Death toll up to 5 in Marseille building collapse


Two buildings containing apartments at numbers 63 and 65 Rue de l'Aubagne suddenly collapsed in the rundown Noailles district of the Mediterranean port on Monday morning.

A third body, that of a man, was discovered Tuesday in the rubble of the dilapidated buildings that collapsed on Monday in the centre of Marseille, announced the public prosecutor Xavier Tarabeux to the AFP.

"The searchers have found some survival pockets so there is perhaps hope there may be people still alive", French Interior Minister Christophe Castaner said, according to The Guardian.

Authorities said they were looking into what caused the collapse of the buildings, described by residents of the area as dilapidated and in need of fix.

French rescue workers are seen near rubble after buildings collapsed in central Marseille, France on November 5, 2018.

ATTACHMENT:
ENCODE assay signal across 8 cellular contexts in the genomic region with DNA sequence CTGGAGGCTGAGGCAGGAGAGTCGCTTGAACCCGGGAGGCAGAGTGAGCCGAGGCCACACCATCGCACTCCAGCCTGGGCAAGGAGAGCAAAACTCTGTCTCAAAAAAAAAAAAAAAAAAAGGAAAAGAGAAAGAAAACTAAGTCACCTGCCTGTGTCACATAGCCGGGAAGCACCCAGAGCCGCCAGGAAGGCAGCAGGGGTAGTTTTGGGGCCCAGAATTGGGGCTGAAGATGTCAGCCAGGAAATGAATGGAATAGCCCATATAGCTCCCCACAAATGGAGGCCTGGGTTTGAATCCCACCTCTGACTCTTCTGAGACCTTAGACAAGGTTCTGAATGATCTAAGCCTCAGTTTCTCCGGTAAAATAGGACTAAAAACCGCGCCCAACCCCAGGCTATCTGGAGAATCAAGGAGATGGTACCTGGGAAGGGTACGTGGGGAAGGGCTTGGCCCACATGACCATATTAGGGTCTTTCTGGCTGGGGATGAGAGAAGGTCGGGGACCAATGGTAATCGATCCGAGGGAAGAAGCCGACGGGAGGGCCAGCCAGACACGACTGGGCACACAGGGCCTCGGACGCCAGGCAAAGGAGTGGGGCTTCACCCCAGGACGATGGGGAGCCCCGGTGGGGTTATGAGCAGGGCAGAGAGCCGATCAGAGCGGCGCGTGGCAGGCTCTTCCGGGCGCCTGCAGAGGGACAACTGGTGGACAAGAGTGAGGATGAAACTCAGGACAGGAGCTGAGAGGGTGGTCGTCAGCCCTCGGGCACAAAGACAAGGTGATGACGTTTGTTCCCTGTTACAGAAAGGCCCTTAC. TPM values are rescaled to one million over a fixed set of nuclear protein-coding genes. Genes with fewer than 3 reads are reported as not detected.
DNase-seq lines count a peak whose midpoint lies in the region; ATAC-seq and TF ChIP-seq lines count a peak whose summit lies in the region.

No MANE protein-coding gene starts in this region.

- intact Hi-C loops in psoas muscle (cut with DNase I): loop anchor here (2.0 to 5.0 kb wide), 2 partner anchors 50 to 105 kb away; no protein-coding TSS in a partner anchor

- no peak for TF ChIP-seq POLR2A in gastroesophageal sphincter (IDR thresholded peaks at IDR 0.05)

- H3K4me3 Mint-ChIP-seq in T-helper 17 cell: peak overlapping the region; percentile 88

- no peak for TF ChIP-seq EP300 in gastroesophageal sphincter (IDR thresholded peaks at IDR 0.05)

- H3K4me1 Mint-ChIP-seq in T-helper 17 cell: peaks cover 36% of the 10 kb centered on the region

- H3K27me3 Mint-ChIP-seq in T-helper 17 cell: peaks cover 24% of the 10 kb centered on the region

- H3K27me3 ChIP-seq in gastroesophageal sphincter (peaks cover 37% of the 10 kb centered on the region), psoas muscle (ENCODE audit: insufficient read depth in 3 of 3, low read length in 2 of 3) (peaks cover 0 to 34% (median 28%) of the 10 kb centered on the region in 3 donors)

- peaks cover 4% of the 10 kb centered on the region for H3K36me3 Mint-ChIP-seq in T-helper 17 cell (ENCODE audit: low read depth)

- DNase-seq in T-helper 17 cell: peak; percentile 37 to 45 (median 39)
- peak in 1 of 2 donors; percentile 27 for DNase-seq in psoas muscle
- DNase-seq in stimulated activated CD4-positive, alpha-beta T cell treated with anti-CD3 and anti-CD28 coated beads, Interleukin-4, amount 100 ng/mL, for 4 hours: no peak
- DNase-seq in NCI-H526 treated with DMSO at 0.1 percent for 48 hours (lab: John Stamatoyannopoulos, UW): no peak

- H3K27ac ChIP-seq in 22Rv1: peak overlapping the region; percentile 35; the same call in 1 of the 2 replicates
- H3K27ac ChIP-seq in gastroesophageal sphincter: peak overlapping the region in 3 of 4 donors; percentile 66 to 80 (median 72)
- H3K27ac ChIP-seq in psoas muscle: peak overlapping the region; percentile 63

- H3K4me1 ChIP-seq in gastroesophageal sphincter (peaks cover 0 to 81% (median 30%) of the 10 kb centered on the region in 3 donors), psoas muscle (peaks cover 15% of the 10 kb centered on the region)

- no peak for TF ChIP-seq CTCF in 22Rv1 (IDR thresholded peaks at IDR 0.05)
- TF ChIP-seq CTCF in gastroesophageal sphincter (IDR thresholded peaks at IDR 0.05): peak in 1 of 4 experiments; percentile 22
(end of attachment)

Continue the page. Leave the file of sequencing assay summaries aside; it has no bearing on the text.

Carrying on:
The first two buildings, adjacent five- and six-story structures, collapsed Monday at 9:10 a.m.

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A completely flattened auto was dug out as rescuers worked to shift the rubble, an indication of the force with which the building came crashing down in what witnesses said was a matter of seconds. It was not immediately clear why they collapsed, or how many people the apartment building housed.

Google Street View images from July show that building with boarded-up windows and damage to the facade.

A young bar waiter, with tears in his eyes, watched the scene and anxious about an Italian woman who lived in the building.

The neighbourhood is home to many buildings in a similarly dilapidated condition, some of them run by slum landlords.

Previously, the government said that under the debris may be from five to eight people. "It is the houses of poor people that collapse - and that is no coincidence", he was quoted as saying by local media.

But a 2015 government report said about 100,000 Marseille residents were living in housing that was risky to their health or security.